This appears above the shield, and its typing position indicates the rank of the owner.
An ancient piece of defensive armour for the head; it covered the face, leaving an aperture in the front, secured by bars: this was called the visor. The helmet is now placed over a coat of arms; and by the metal from which it is made, the form, and position, denotes the rank of the person whose arms are emblazoned beneath it.
- The helmets of sovereigns are formed of burnished gold; those of princes and peers, of every degree, silver figured with gold; knights, esquires, and gentlemen, polished steel.
- The helmets of the king, the royal family, and peers, are open-faced and grated: the number of bars served formerly to distinguish the bearer’s quality. The helmets of knights are open-faced, without bars. Esquires and gentlemen are known by the close helmet.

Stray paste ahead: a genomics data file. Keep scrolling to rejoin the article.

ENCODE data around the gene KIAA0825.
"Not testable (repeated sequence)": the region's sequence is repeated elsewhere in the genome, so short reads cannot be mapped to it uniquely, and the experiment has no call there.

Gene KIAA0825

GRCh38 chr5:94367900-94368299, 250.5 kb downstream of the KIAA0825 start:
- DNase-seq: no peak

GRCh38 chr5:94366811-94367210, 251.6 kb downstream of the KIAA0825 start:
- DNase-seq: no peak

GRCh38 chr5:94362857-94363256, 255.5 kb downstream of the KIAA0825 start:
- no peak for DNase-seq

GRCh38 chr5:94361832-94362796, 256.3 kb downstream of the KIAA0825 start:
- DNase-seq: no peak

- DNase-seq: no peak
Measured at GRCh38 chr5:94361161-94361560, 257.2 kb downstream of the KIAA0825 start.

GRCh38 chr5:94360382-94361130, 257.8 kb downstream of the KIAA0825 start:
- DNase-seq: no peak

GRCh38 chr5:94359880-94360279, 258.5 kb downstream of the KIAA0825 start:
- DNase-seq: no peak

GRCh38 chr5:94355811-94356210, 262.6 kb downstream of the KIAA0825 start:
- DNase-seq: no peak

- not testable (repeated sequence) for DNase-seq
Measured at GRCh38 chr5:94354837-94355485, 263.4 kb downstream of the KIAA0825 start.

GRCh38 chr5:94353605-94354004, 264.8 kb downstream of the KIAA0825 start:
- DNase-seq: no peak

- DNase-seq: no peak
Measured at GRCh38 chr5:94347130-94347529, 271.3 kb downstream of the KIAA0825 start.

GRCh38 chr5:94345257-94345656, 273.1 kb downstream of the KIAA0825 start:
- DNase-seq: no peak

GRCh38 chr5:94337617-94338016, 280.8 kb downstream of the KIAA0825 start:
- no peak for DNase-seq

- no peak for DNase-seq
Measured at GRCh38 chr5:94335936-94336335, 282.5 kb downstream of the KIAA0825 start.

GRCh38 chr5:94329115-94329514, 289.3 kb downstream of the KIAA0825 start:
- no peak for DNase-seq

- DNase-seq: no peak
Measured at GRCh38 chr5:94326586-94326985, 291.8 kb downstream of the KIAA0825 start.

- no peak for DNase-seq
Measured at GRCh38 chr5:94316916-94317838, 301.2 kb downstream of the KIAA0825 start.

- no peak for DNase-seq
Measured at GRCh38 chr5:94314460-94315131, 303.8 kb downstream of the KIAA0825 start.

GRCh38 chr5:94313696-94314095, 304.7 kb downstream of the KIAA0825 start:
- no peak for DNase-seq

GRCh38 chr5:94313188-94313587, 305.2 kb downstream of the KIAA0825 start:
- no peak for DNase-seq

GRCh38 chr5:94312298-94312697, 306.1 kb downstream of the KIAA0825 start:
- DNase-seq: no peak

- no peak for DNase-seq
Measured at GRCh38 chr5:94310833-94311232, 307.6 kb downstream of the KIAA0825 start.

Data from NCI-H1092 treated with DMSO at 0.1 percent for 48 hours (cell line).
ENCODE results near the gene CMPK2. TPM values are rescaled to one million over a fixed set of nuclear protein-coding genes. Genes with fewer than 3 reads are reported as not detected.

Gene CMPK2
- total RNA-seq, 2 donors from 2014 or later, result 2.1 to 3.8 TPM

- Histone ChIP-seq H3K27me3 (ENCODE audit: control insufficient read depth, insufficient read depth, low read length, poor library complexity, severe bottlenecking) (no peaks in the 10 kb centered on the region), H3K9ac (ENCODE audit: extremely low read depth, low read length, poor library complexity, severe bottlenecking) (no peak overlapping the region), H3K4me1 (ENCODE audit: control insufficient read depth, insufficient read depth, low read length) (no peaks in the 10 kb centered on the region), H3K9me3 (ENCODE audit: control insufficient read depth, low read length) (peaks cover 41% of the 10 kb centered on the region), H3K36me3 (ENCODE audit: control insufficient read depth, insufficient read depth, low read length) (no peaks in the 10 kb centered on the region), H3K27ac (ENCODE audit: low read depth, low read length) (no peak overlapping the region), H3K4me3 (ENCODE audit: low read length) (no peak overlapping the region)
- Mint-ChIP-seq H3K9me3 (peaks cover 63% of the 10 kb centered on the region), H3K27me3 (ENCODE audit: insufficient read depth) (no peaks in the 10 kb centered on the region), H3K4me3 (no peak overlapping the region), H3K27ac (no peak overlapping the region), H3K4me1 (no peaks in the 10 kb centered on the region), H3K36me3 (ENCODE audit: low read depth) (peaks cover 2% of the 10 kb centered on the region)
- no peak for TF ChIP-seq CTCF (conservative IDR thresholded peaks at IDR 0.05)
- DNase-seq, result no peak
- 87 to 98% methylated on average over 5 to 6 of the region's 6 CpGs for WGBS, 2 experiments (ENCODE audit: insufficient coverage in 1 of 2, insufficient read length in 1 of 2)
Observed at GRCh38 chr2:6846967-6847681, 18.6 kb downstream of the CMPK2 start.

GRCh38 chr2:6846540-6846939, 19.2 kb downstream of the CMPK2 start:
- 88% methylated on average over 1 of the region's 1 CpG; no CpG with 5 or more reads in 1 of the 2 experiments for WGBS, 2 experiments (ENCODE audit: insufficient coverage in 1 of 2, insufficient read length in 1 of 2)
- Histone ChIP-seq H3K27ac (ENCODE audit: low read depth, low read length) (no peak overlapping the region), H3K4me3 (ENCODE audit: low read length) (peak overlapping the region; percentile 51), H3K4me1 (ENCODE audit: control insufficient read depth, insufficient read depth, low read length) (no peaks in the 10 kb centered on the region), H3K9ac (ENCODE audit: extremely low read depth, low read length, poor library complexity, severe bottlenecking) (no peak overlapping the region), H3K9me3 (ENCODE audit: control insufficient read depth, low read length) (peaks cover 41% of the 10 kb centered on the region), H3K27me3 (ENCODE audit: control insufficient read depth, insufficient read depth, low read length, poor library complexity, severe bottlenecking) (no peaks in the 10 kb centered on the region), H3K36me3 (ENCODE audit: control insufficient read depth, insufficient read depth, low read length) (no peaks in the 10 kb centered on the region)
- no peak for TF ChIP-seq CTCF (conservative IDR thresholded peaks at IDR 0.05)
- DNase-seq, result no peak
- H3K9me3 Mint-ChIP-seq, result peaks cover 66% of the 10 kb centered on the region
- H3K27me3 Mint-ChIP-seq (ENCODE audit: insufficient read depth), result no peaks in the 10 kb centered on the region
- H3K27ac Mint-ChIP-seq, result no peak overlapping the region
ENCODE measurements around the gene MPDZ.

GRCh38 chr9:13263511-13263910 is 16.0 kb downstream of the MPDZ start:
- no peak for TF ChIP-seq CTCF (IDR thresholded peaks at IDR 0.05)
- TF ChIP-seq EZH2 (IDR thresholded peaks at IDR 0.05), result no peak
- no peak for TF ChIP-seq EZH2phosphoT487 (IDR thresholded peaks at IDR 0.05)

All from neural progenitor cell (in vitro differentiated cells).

- The position of the helmet is a mark of distinction. The direct front view of the grated helmet belongs to sovereign princes and dukes.
- The grated helmet in profile is common to all degrees of peerage under a duke.
- The helmet without bars, with the beaver open, standing directly fronting the spectator, denotes a knight.
- The closed helmet seen in profile is appropriated to esquires and gentlemen.